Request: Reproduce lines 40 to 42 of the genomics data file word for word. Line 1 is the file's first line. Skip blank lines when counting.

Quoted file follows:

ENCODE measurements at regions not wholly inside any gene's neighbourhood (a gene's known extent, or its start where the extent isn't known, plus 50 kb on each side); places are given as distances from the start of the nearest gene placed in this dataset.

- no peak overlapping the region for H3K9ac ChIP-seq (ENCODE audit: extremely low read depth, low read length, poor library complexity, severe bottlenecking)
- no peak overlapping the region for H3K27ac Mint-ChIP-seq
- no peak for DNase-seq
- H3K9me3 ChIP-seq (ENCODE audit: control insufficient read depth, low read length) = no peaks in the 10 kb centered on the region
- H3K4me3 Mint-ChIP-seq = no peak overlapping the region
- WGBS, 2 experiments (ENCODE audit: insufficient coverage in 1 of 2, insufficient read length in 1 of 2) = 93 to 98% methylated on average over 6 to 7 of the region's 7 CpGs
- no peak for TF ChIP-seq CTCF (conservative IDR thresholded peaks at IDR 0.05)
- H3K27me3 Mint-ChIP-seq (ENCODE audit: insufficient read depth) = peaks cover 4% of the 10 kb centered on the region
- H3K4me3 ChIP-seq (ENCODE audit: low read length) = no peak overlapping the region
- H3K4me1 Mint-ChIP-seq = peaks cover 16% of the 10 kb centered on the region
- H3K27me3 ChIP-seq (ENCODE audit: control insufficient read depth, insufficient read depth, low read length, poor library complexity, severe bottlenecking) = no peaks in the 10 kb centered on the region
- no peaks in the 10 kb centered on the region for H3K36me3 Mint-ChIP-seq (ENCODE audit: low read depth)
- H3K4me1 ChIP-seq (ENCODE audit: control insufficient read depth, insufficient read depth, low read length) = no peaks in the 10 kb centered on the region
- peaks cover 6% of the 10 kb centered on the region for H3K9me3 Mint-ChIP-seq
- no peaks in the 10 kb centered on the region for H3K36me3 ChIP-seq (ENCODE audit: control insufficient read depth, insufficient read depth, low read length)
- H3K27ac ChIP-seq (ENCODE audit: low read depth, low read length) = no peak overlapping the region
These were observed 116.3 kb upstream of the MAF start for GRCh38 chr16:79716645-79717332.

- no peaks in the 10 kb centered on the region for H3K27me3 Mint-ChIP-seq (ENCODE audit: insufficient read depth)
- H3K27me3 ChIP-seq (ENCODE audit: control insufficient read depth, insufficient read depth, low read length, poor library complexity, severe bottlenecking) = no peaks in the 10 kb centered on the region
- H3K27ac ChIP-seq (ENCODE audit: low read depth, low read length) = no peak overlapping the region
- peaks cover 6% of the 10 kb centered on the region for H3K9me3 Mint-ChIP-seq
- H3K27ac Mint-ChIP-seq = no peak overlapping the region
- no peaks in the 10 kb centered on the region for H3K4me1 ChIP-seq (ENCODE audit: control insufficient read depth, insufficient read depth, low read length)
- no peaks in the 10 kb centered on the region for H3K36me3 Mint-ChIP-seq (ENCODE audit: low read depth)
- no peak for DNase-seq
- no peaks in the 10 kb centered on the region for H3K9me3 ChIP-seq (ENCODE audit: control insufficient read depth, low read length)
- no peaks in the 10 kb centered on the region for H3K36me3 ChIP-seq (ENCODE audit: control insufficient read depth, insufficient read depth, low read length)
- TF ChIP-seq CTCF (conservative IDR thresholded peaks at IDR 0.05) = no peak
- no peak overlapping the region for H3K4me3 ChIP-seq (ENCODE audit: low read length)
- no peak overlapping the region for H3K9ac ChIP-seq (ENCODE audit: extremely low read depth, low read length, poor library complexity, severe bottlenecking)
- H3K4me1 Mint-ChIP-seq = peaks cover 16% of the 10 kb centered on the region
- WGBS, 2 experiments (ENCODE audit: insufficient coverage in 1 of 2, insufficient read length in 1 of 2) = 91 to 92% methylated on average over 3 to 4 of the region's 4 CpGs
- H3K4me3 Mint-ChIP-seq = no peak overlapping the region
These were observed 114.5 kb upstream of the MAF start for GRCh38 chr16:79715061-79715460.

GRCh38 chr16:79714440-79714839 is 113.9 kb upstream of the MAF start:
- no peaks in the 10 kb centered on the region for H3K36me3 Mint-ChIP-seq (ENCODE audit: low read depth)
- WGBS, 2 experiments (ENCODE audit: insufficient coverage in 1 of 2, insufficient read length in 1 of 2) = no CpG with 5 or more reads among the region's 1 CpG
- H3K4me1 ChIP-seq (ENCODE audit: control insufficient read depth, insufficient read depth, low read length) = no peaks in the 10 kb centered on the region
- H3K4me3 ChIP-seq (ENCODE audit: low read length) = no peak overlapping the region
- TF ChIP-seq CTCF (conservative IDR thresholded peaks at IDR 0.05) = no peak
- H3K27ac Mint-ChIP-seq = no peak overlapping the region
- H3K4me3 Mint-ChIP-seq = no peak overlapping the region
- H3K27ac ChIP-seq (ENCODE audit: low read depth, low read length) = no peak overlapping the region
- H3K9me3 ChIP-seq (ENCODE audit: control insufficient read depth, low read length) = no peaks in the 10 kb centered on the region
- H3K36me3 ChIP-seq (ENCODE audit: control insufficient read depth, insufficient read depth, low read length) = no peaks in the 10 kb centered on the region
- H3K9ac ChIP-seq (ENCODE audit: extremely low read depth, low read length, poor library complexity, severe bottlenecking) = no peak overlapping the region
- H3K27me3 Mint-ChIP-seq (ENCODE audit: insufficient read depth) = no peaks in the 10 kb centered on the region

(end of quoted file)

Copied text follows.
- H3K4me3 ChIP-seq (ENCODE audit: low read length) = no peak overlapping the region
- TF ChIP-seq CTCF (conservative IDR thresholded peaks at IDR 0.05) = no peak
- H3K27ac Mint-ChIP-seq = no peak overlapping the region